Medical Fun Facts Podcast

MFF0031: A pussy’s pussy pussy

I love the word pus. I know just the very mention of the word can make some people gag, just like when I say moist or yeast to a friend, she starts to have a visceral reaction

So what is pus? Pus is essentially neutrophil debris. Neutrophils are the attack dogs of the cellular immune system. When a foreign protein, especially a pathogenic bacterium is in the wrong place, neutrophils surge forth to meet the alien and attempt to destroy invading bacteria by three mechanisms which include, 1. phagocytising them, 2. releasing deadly granules, and 3. trapping them in neutrophil extracellular traps (NETs). As you’d expect such vigorous activity takes a toll on each cell and cell turnover is high. The bacteria also release toxins that kill neutrophils. As the neutrophils die, they break apart and other cells like macrophages need to mop up the cellular debris.

Small amounts of pus can be walled off in say a pimple or furuncle. Any bigger and it may be an abscess. Sometimes carbuncles form. Carbuncles are really cool abscesses which contain small sacs filled with pus. And then, you get collections of pus that develop and grow larger as loosely formed cavities in the body give way to the accumulating fluid. A good example of such a cavity is the ischiorectal fossa. I remember as a young resident assisting a surgeon drain pus from an ischiorectal abscess. There were 2 litres of pus. It was pretty foul-smelling too. It had a typically anaerobic odour to it.

Most of the time, the pus is walled up in a sort of capsule. So long as the pus remains walled off, it remains relatively contained. As you can imagine, while pus is mostly a soup of dead and dying neutrophils, it also contains lots of viable bacteria. Imagine you have an abscess forming in your appendix. While the abscess gets bigger it poses a danger because of its mass effect and because of the risk of rupture. At the surface of the appendix, as the abscess grows, the blood supply thins, this may lead to the death of the connective tissue and smooth muscle in the bowel wall and abscess capsule. This leads to gangrene and necrosis. Necrotic tissue is inherently weak and a gangrenous appendiceal abscess left for a short time untreated will result in a burst appendix and the contamination of the peritoneum. This results in peritonitis which is inflammation and infection of the entire peritoneal surface. Bacterial peritonitis is a medical emergency.  Basically, you now have bowel contents in what is normally a nearly sterile site most of the time. The vast surface area of the peritoneum means you have a huge amount of infection. Without surgical intervention, death is around the corner.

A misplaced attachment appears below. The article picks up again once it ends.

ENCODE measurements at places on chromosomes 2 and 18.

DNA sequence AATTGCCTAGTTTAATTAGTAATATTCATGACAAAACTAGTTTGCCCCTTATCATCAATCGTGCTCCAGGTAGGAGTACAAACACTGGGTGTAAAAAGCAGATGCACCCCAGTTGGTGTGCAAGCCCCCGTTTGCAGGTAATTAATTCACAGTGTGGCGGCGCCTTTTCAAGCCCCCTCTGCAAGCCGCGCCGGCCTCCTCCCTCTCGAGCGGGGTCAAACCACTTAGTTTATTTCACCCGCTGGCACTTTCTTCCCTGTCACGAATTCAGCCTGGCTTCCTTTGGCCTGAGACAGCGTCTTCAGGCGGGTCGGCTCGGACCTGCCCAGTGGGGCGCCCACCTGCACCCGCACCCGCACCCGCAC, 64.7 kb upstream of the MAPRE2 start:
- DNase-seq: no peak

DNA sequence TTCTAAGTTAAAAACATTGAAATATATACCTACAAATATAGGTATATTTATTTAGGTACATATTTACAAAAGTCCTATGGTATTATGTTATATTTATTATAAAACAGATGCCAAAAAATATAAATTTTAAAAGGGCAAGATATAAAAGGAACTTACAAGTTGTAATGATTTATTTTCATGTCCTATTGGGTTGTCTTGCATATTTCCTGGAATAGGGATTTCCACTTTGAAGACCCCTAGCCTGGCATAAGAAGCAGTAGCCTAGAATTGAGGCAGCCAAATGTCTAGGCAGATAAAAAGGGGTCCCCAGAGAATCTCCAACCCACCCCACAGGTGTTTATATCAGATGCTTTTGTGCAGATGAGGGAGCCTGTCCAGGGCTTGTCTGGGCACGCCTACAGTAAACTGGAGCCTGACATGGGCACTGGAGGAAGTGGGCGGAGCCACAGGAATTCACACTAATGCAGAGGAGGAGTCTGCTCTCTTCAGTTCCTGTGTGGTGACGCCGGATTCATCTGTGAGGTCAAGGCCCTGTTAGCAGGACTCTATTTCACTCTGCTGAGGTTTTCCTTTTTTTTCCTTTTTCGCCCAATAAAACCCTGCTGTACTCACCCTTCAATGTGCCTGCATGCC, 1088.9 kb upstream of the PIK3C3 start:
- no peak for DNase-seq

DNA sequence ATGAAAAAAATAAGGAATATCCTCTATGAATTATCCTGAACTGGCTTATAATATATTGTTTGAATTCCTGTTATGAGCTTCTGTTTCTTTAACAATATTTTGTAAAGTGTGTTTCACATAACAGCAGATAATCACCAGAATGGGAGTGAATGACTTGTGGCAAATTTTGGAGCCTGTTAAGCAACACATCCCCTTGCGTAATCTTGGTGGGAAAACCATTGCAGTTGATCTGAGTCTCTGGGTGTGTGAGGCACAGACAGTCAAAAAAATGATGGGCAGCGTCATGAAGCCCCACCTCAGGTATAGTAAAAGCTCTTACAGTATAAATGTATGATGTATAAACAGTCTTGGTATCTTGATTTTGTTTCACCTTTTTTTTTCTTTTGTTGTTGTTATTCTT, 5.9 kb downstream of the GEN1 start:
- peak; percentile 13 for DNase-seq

So let’s get back to pus and its various forms.

Pus can have many consistencies, sometimes it can be thin and oozy like a light jus or gravy, or it can be like a lovely pouring custard just coating the back of a spoon, and at other times it can be thick and gluggy almost like porridge or rolled oats. Did you enjoy my use of cooking metaphors in describing pus? Let me know in the comments.

Pus is often white and sometimes a light yellow. Occasionally it can be a yellow-brown colour too.

If you see green pus it may be due to the pyocyanin elaborated by Pseudomonas aeruginosa. If the pus is from a liver abscess and it looks like anchovy paste, you need to think about Entamœba histolytica as a potential cause of what is likely to be an amœbic abscess.

Really foul-smelling pus, especially if it smells of death or someone’s guts being split open often signifies an anaerobic abscess.

Have you ever gone to YouTube and searched for “incision and drainage of pus”? It’s amazing what you can watch these days on YouTube. Did you know I have a YouTube channel? I’ll leave a link in the show notes https://www.youtube.com/c/YummyLummyBlog Rest assured you won’t find any incision and drainage of pus videos on my YouTube channel. You won’t even find any custard videos.

Bacteria that create purulent infections are known as pyogenic bacteria. Different bacteria can have different pyogenic potential. For example, the golden staph, that is, Staphylococcus aureus tends to create abscesses while Streptococcus pyogenes tends to cause cellulitis. Both produce pus but of different consistency. The coagulase of the golden staph tends to coagulate plasma and bind things together, while the streptokinase, acts to break down protein and connective tissue to facilitate spreading cellulitis.

Now, is pussy a word? My favourite pathologist, Professor Richard Steele who was a pulmonary pathologist and taught medical students about inflammation would exclaim there is no such word as pussy. If he saw pussy on an examination paper, he would write comments about cats.  He also had nasty things to say when he read canon ball lesion rather than cannonball lesion. As a result, I’ve always tried to avoid the word pussy. Sometimes though it can’t be helped. For example, I remember a patient from whom we received a vaginal swab that was covered in pus. The clinical notes included, “intimate with cat”. In that situation, it can’t be helped but to say “Pussy caused a pussy pussy”. And yes, we grew feline oral flora from the vaginal swab.

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